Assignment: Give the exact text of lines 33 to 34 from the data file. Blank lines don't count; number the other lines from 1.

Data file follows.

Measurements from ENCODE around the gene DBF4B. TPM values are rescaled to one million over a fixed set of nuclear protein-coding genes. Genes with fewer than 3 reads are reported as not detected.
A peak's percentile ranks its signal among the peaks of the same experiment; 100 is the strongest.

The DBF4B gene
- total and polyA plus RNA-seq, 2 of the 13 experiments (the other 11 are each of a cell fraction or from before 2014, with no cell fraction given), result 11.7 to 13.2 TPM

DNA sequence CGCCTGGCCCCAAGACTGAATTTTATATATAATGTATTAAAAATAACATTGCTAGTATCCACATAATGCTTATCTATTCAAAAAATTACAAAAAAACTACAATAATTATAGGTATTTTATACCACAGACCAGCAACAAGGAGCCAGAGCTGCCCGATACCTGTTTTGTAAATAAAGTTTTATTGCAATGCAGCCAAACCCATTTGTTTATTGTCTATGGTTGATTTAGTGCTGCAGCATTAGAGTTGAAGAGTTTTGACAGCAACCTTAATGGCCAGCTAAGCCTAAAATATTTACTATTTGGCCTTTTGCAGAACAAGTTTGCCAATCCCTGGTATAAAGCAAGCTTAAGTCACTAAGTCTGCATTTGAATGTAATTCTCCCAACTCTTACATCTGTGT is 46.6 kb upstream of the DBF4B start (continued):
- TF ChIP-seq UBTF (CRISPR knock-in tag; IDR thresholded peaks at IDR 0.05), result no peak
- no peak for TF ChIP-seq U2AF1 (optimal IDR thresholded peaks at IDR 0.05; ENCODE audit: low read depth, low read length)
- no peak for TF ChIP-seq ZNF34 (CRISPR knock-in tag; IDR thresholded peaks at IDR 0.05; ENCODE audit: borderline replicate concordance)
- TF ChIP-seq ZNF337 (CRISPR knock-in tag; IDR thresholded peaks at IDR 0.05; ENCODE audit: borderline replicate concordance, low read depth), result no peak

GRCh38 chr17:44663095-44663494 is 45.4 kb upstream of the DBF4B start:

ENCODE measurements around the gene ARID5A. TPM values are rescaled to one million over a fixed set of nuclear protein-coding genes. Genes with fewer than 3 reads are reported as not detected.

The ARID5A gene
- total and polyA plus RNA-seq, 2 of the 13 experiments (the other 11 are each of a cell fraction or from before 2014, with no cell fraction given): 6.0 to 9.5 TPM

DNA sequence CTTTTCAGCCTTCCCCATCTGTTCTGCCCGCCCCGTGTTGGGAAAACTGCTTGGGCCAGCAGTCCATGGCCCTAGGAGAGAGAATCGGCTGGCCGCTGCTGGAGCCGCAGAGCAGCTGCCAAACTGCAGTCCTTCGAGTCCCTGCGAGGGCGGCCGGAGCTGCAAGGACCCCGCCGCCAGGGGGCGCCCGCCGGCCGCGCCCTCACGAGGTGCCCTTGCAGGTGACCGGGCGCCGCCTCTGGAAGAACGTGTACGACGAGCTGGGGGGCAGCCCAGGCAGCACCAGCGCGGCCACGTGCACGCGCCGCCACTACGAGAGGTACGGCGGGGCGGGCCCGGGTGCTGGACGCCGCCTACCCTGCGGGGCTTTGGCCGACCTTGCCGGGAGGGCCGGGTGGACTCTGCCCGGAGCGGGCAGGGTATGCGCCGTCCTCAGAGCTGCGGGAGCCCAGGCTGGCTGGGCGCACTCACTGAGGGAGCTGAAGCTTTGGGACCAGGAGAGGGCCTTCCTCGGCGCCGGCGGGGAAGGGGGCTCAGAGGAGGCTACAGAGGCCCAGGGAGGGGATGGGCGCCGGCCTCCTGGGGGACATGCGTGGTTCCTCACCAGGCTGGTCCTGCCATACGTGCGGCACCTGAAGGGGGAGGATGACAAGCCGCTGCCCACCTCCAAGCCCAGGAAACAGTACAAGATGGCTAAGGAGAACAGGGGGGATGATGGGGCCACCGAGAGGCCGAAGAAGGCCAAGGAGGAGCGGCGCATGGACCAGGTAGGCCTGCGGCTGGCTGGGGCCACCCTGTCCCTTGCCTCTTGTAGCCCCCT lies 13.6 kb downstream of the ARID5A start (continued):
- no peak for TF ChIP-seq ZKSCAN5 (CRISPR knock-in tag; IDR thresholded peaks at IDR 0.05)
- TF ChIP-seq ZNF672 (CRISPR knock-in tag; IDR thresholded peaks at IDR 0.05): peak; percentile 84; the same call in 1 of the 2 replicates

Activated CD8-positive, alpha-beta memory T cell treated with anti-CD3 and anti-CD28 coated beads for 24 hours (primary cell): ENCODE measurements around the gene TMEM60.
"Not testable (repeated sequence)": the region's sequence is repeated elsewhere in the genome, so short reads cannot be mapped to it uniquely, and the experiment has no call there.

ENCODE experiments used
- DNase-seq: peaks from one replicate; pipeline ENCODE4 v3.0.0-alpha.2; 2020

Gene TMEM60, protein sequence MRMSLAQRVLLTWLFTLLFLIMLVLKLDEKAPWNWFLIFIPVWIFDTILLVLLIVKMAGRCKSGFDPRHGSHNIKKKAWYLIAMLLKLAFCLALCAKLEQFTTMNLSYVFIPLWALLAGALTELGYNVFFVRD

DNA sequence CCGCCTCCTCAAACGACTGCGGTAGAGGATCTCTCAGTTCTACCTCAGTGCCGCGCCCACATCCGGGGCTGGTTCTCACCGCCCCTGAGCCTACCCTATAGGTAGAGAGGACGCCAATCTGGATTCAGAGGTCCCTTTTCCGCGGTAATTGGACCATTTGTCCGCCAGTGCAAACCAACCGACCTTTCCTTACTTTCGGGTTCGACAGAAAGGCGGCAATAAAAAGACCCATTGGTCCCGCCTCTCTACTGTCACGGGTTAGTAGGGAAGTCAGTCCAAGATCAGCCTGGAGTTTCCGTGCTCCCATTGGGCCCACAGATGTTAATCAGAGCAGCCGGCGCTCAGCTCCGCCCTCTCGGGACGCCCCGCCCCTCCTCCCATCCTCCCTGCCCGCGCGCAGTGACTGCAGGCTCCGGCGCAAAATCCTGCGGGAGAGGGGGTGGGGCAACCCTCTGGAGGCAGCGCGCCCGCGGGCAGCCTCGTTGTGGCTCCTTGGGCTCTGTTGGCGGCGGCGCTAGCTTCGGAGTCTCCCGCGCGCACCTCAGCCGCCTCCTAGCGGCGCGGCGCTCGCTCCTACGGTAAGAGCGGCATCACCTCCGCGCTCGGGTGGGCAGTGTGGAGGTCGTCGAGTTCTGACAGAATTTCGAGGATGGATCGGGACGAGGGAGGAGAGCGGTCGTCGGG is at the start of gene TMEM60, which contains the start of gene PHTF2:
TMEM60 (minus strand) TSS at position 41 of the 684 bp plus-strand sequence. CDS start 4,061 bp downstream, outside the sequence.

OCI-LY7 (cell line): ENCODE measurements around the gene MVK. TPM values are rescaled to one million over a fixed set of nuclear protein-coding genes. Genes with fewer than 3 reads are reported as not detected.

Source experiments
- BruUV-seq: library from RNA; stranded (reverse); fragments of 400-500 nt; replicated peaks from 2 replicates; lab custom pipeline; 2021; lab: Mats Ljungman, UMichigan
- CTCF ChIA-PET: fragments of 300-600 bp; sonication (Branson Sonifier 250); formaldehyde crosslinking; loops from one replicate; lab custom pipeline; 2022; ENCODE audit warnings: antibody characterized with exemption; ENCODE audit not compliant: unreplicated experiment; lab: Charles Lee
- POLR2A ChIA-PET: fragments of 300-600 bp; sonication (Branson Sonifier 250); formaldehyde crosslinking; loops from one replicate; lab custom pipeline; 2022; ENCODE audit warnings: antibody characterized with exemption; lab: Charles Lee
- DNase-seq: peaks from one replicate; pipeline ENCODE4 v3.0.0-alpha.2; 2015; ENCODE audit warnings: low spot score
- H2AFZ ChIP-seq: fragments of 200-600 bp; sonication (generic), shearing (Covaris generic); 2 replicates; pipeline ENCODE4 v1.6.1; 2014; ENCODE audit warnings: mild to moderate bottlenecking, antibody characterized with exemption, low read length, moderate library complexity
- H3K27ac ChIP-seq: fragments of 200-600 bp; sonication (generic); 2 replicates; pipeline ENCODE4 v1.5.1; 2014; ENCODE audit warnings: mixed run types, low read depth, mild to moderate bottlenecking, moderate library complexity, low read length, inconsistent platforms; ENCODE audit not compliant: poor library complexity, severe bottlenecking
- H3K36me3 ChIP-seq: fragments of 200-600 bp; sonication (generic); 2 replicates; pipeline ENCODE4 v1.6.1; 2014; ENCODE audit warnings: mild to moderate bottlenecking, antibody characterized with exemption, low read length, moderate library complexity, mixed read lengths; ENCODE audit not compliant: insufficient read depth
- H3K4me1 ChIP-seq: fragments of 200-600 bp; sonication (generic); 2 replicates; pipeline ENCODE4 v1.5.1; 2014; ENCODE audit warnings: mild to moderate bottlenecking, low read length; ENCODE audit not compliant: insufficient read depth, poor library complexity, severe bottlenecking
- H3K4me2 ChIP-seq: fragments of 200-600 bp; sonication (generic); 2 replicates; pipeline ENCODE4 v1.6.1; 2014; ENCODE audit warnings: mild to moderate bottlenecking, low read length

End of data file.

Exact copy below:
- H3K4me1 ChIP-seq: fragments of 200-600 bp; sonication (generic); 2 replicates; pipeline ENCODE4 v1.5.1; 2014; ENCODE audit warnings: mild to moderate bottlenecking, low read length; ENCODE audit not compliant: insufficient read depth, poor library complexity, severe bottlenecking
- H3K4me2 ChIP-seq: fragments of 200-600 bp; sonication (generic); 2 replicates; pipeline ENCODE4 v1.6.1; 2014; ENCODE audit warnings: mild to moderate bottlenecking, low read length